2. Global Health

    child mortality

    child birth

  1. "When you go a week without seeing a human face, that does something to you," Dr. Kent Brantly tells NPR’s Melissa Block on All Things Considered. 
Brantly was in Liberia working with Christian relief organization Samaritan’s Purse when he contracted Ebola. He was flown to Atlanta for treatment and is now cured. This week, Brantly is in Washington to testify before Congress about the dire need for help in West Africa.
Listen to his interview: The Insights Of An Ebola Doctor Who Became A Patient View in High-Res

    "When you go a week without seeing a human face, that does something to you," Dr. Kent Brantly tells NPR’s Melissa Block on All Things Considered. 

    Brantly was in Liberia working with Christian relief organization Samaritan’s Purse when he contracted Ebola. He was flown to Atlanta for treatment and is now cured. This week, Brantly is in Washington to testify before Congress about the dire need for help in West Africa.

    Listen to his interview: The Insights Of An Ebola Doctor Who Became A Patient

  2. Global Health

    ebola

    Kent Brantly

    doctor

    survivor

  1. Africans Are Introduced To The Blood Pressure Cuff
Some blame witchcraft. Others think it’s a bad batch of moonshine.
But Esther Okaya, who lives in Korogocho, a slum in Nairobi, Kenya, says even teetotalers are falling victim. One minute quarreling with a neighbor; the next minute, dead.
And it’s happened to her.
Okaya’s husband left her. He took the money for her children’s school fees. A few mornings later, her 9-year-old son shuffled home after being turned away by the teacher.
And then she felt it. It was as if her heart seized up. She could not breathe.
At the health clinic the next day, a nurse did something to Okaya that she hadn’t seen before: wrapped a rubber cuff around her arm that squeezed and beeped and spit out a number.
The number was 148.
148 over 90, her blood pressure. Esther Okaya, age 39, had hypertension, which made her more susceptible to heart attack or stroke.
While hypertension is a condition we might more readily associate with a 55-year-old office worker in an American city, it’s actually more prevalent in Sub-Saharan Africa, affecting nearly 1 in 2 residents over the age of 25. Genetic proclivity to salt-retention may play a role. Another factor is economic good news. As Africans earn more and move to cities and spend more on food, their risk factors start to look more Western.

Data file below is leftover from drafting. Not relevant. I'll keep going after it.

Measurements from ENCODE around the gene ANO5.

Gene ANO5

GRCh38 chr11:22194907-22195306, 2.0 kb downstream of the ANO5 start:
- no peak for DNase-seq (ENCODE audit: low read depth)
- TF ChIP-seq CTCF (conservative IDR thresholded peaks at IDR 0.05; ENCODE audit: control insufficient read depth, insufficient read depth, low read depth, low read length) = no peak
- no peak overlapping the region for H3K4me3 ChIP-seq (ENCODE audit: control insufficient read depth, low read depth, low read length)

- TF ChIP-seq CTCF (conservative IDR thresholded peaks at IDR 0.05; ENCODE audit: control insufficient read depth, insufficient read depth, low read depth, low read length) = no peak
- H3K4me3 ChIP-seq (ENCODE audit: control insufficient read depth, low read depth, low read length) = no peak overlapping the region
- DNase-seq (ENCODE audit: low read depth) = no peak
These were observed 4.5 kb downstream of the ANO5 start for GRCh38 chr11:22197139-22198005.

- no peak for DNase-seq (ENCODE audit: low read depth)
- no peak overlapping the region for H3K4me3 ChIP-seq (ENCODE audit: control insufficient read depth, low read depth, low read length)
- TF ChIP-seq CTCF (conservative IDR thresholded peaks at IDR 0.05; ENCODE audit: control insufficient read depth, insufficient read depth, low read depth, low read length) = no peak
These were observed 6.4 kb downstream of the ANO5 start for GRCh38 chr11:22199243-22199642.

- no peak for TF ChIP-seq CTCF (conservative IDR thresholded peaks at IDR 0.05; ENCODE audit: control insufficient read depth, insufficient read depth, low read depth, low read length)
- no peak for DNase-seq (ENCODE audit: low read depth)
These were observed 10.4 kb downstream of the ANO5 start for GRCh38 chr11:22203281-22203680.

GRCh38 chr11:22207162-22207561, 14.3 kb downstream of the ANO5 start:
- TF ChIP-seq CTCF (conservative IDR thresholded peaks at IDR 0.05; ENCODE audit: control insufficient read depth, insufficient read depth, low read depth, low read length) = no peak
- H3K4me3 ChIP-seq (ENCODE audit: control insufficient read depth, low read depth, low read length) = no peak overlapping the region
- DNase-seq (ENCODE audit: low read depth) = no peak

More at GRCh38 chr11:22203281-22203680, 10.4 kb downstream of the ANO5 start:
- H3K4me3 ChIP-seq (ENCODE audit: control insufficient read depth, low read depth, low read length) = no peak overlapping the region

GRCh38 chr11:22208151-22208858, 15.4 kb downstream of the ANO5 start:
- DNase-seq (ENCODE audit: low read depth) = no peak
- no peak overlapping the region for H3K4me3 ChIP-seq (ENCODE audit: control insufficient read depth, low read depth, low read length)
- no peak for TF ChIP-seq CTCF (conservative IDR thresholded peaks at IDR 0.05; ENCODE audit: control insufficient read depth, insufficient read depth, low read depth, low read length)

Continue reading.
Photo: Esther Okaya has a health problem that is a growing concern in Sub-Saharan Africa: high blood pressure. View in High-Res

    Africans Are Introduced To The Blood Pressure Cuff

    Some blame witchcraft. Others think it’s a bad batch of moonshine.

    But Esther Okaya, who lives in Korogocho, a slum in Nairobi, Kenya, says even teetotalers are falling victim. One minute quarreling with a neighbor; the next minute, dead.

    And it’s happened to her.

    Okaya’s husband left her. He took the money for her children’s school fees. A few mornings later, her 9-year-old son shuffled home after being turned away by the teacher.

    And then she felt it. It was as if her heart seized up. She could not breathe.

    At the health clinic the next day, a nurse did something to Okaya that she hadn’t seen before: wrapped a rubber cuff around her arm that squeezed and beeped and spit out a number.

    The number was 148.

    148 over 90, her blood pressure. Esther Okaya, age 39, had hypertension, which made her more susceptible to heart attack or stroke.

    While hypertension is a condition we might more readily associate with a 55-year-old office worker in an American city, it’s actually more prevalent in Sub-Saharan Africa, affecting nearly 1 in 2 residents over the age of 25. Genetic proclivity to salt-retention may play a role. Another factor is economic good news. As Africans earn more and move to cities and spend more on food, their risk factors start to look more Western.

    Continue reading.

    Photo: Esther Okaya has a health problem that is a growing concern in Sub-Saharan Africa: high blood pressure.

  2. Global health

    hypertension

    blood pressure

    Kenya

    Africa